Easter in only two weeks away, and I've been thinking a lot about eggs. I hadn't been thinking about them much before Friday, but while I was waiting in the walk-up line at L.'s school I overheard two of the moms from third grade talking about an upcoming art project, and wondering how they could incorporate a spring theme using eggs, without making it an Easter one (celebrating specific holidays is, of course, taboo in the public school system). L.'s school, alas, doesn't have a dedicated art room, or a dedicated art teacher, so art is always run by parents. At first we thought this was a great idea--especially when my schedule allowed us to help out now and again, and to be in the classroom to help run activities--but for about three years in a row art is always on days/times when neither Scott nor I can help out. I still try and participate when I can, even if it's just over e-mail, or in an impromptu planning session in the walk-up line. When I heard the moms brainstorming ideas I thought immediately about decorating blown eggs. If you've never done these, they're really easy (although messy) and make beautiful ornaments--for year-round holidays, even. But when I suggested this one of the parents crinkled up her nose.
"I don't know..." she said, turning the idea over in her head.
"We can't do that," the other parent said quickly. And then she added--and I kid you NOT--"it might be a liability issue."
That word again!
"Eggs?" I said, confused.
"Well, what with allergies and/or salmonella poisoning..." she shuddered, perhaps imagining a room filled with stricken, vomiting third-graders, and let her voice taper off.
Later that day, though, the room parents sent an e-mail around asking for blown-out eggs for next week's art project. Maybe someone rethought the liability issue (you can use straws to blow out the yolks, so your lips need never touch the yolk), who knows, but in the name of art T. and I set about blowing yolks out of eggs on Sunday.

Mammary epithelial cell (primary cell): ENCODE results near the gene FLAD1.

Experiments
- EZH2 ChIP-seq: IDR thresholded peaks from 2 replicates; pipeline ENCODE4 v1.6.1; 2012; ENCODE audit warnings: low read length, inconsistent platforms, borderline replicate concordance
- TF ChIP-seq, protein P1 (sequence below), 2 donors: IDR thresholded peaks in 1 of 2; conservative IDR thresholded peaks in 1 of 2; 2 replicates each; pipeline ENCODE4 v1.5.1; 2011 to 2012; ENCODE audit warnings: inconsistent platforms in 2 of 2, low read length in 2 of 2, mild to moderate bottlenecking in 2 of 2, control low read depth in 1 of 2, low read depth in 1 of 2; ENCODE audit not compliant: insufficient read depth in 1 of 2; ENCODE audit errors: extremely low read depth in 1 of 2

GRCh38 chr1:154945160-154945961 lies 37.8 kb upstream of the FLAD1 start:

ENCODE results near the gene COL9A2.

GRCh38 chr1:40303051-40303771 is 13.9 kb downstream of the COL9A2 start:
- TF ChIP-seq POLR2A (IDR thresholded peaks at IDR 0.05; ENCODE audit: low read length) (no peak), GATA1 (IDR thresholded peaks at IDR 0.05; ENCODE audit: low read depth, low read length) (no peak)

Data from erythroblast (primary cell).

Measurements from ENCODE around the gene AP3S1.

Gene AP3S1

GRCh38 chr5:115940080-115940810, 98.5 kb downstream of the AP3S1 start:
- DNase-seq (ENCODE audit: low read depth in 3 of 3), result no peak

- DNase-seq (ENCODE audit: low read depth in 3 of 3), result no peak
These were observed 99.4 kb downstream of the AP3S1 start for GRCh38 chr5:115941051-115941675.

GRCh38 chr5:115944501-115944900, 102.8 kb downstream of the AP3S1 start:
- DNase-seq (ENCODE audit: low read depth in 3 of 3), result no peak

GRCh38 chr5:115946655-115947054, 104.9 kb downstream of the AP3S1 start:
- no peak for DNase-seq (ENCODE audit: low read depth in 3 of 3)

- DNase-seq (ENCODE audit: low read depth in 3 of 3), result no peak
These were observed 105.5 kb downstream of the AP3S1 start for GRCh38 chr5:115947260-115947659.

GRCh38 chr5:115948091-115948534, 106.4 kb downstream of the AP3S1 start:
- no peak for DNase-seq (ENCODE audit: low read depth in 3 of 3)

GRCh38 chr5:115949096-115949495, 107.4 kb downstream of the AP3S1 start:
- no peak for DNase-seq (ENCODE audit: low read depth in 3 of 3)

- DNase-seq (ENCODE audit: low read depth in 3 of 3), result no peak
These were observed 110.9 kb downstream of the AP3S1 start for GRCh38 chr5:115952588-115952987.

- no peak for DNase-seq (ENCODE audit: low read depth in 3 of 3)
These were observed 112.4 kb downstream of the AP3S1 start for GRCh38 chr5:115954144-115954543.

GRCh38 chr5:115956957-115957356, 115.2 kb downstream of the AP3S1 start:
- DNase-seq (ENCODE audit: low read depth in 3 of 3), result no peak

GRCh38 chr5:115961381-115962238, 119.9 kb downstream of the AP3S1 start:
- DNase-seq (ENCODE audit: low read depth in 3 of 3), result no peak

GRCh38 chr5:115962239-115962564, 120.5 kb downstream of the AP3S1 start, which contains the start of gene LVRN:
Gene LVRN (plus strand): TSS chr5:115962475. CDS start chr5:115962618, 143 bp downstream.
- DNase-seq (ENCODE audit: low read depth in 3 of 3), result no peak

Blowing eggs, just like cutting the crusts off of sandwiches, has the potential for quite a bit of food waste unless you set about making an effort to use the unwanted parts and not to waste them. While you can make all sorts of easily-stored things with bread crusts (croutons, bread crumbs, etc.) you pretty much have to use the eggs while you can. Having a surplus of the insides of eggs shells all of a sudden made me remember one of my favorite things to make: popovers. Years ago a family friend introduced me to popover-making, even giving me an impromptu lesson in her kitchen. Contrary to what people who make kitchen products want you to believe, you do NOT need an actual popover pan to make popovers--a large muffin pan, well-greased will do just fine.
What are popovers? Delightful roll-like breads that, when made right, are croissant-like crispy on the outside, and deliciously creamy and airy on the inside. They are super-easy to make and hardly take any time at all. They also need 3 or 4 eggs (depending on how custardy you want them) and so are perfect for all those left-over, insides of eggs you must do something with.
Popovers (adapted from here and from Mollie Katzen's Moosewood Cookbook)
3 tbs melted butter or fake-me-out substitute
1 1/2 cups plain soy or 2 % or whole milk
1 1/2 cups flour
1/2 teaspoon coarse salt
Preheat the oven to 450, and grease a 12-cup muffin tin. While the oven is preheating, beat together the eggs and milk in a bowl. Add the flour and salt and continue to beat with a whisk.
Let your batter stand for about 10-15 minutes, just as you would pancake batter (you know you should always let pancake batter stand for a bit, don't you?). After your batter has "rested" (whew!), fill each muffin cup about 2/3 with the batter. Bake for 20 minutes at 450, then reduce the heat to 350 and bake an additional 10 minutes.
Don't open the oven door while they're baking!!
When they've puffed up and turned golden-brown, remove from oven. Prick each one with a fork to let the steam escape. Serve immediately with lots of butter.
And you know the best part? L. ate FOUR!